The sculptor upending the business of amputation
May 7, 2021 | Janice Athill - SGN
There are around 2.1 million people in the United States alone who are living with a missing limb. As many as 500 amputations are performed in hospitals daily, equaling about 185,000 people a year - and that number is projected to double by 2050. Amputation has become a business unto itself, incurring hospital costs of $8.3 billion according to recent data.
The drastic difference in the quality of healthcare received by the Black community means that they, as well as other racial minorities, are more likely to have doctors advise them they need an amputation than other patients. Recent research into disparities among Black fee-for-service Medicare beneficiaries with diabetic foot problems has documented that Black Americans are about four times as likely to have an amputation as their white counterparts.
It is almost as if the Black community is being specifically targeted by doctors to keep this profitable industry thriving - ignoring the fact that half the patients with vascular disease-related amputations die within five years, and disregarding the more than $100,000 increase to these patients' lifetime healthcare costs.
But at least this demand must have created a diverse selection of amazing prosthetics for the steadily increasing numbers of Black amputees, right?
Even with the Black community as the primary customers, the global industry of prosthetics and orthotics (valued at about $6.11 billion in 2020) provides few prosthetics that cater to Black skin tones.
In fact, when you search for a prosthetic company that provides products for Black patients, only one name comes up. Every variation on keyword searches for Black prosthetics leads to the same place: Immortal Cosmetic Art.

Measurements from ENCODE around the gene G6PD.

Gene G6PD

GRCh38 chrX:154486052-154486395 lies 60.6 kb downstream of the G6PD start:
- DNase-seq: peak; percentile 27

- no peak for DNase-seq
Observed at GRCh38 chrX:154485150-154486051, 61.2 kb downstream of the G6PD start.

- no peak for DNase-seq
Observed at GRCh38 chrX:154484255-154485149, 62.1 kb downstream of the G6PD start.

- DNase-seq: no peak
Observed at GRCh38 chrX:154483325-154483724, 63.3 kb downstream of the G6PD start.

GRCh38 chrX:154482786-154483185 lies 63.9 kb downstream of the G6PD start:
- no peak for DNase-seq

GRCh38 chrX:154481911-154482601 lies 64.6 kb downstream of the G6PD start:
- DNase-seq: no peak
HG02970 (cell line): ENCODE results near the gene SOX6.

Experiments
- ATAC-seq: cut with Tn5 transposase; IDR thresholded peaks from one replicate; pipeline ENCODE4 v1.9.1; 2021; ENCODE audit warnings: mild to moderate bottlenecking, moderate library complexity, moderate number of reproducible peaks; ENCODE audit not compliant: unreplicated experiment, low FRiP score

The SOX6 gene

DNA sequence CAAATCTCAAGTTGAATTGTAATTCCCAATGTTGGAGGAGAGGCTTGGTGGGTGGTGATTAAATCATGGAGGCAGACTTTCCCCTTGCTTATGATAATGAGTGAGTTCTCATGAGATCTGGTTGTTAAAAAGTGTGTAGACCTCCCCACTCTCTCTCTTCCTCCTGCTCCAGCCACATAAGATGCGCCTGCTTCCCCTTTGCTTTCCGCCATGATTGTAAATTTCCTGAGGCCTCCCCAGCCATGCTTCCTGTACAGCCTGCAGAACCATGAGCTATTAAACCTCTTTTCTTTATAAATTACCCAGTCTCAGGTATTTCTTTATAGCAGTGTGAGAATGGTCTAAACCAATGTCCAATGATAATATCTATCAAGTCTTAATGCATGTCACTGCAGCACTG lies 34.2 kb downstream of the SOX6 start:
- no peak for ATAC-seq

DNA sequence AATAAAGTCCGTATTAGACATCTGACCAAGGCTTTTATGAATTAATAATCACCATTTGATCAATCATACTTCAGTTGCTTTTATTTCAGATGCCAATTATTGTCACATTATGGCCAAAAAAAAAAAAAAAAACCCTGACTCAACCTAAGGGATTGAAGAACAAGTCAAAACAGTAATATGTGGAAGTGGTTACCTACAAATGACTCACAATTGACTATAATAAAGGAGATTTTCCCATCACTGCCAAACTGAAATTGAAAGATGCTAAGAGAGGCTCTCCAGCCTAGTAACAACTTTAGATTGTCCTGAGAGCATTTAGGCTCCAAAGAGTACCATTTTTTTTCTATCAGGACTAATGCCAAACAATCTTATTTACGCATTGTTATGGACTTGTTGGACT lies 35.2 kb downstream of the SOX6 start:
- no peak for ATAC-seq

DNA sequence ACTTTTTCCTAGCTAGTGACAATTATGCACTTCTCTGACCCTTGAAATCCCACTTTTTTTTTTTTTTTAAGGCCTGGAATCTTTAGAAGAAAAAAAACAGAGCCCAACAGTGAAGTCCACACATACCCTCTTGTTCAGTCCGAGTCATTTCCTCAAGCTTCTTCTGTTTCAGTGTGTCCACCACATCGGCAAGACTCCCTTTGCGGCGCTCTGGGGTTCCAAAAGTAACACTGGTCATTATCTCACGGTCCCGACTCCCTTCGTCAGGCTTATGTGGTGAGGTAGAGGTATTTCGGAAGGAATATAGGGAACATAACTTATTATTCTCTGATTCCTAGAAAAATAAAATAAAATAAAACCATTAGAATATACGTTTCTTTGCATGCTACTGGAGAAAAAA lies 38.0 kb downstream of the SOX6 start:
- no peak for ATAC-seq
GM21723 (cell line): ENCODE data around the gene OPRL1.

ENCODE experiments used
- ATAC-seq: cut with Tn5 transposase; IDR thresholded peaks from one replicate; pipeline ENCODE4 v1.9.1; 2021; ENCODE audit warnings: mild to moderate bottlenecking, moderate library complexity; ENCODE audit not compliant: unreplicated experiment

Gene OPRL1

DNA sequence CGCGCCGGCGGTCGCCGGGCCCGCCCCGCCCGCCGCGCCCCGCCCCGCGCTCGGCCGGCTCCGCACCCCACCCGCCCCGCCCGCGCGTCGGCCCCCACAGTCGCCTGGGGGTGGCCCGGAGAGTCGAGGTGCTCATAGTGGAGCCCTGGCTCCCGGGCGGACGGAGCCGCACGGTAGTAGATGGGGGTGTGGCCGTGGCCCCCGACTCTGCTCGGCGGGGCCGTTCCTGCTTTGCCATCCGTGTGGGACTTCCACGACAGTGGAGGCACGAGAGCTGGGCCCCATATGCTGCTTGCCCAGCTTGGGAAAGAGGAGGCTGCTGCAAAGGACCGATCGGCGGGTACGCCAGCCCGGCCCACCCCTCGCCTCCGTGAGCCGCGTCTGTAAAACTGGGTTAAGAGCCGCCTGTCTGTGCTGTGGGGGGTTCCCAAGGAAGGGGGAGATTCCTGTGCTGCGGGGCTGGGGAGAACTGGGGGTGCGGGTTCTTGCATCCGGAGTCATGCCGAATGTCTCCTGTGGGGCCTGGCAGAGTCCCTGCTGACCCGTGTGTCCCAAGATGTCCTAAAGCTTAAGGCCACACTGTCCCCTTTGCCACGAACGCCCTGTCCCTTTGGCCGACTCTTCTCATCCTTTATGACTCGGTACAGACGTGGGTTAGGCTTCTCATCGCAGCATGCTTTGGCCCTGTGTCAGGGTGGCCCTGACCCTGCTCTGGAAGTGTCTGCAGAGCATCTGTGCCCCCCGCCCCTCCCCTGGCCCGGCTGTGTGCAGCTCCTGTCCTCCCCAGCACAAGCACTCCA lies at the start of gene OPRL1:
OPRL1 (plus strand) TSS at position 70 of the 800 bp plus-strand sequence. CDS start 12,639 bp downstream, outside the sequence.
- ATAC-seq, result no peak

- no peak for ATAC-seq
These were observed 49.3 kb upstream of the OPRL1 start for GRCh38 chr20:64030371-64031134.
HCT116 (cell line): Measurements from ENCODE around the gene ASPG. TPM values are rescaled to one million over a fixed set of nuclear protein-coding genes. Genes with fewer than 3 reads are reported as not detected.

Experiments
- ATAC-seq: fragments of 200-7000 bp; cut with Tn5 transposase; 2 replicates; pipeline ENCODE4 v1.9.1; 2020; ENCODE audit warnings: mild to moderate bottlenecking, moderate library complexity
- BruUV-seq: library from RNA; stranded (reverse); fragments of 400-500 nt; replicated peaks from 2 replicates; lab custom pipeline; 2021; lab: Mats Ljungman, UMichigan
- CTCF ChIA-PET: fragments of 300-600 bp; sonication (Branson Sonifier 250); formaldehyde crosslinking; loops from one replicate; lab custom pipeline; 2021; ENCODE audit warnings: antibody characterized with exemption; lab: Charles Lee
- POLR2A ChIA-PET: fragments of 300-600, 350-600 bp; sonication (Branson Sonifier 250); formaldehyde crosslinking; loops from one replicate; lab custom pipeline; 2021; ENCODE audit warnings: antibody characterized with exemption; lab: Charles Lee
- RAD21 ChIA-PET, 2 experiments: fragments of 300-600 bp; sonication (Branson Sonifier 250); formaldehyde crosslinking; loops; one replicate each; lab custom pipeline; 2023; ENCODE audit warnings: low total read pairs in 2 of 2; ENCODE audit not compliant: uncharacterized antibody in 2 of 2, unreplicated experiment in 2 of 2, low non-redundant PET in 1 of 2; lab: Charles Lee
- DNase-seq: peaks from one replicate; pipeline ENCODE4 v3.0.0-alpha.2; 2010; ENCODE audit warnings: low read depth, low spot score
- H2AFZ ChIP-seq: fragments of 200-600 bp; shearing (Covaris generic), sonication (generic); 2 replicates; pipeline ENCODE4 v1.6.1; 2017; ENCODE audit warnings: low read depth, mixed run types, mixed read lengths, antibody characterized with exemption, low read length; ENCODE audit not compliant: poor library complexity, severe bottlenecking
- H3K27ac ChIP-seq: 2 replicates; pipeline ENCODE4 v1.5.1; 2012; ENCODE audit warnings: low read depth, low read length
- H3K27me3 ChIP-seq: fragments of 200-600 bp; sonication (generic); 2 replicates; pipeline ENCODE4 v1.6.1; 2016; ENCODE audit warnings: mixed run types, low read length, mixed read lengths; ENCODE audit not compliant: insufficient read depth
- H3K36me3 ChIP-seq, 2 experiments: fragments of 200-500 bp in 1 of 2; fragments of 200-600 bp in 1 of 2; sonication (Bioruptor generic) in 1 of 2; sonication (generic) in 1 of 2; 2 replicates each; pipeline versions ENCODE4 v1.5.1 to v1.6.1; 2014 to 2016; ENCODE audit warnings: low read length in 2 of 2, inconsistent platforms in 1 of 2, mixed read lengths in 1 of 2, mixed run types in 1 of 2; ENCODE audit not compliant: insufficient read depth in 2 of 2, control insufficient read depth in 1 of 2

About three years ago, Nigerian sculptor John Amanam (who was also a movie special effects artist) decided that this lack of supply for the Black amputees of the world needed to change. He took the discomfort and humiliation in the faces of these individuals with their unrealistic or obviously foreign limbs as a personal challenge.
After seeing the options available for his cousin, who had had an accident involving his fingers, Amanam was inspired and began designing hyperrealistic Black prosthetics.
"You rarely find people with Black skin prosthetics. I want this need to be met within Africa. I want to reach out to blacks all over the world as well, by making this process accessible, at an affordable rate," said Amanam.
In an industry where prosthetic limbs range in cost from $10,000 to $100,000, Amanam offers his customers top-quality medical-grade products for as low as $689 for artificial legs or arms, and $96 for minor body parts.
He sees this as a chance to ease their emotional trauma and rebuild their confidence, having chosen to dedicate himself to making a difference for them, to be on their side, thousands of miles away, while their own system exploits them.
"I just want them to feel at home and be whole, aesthetically."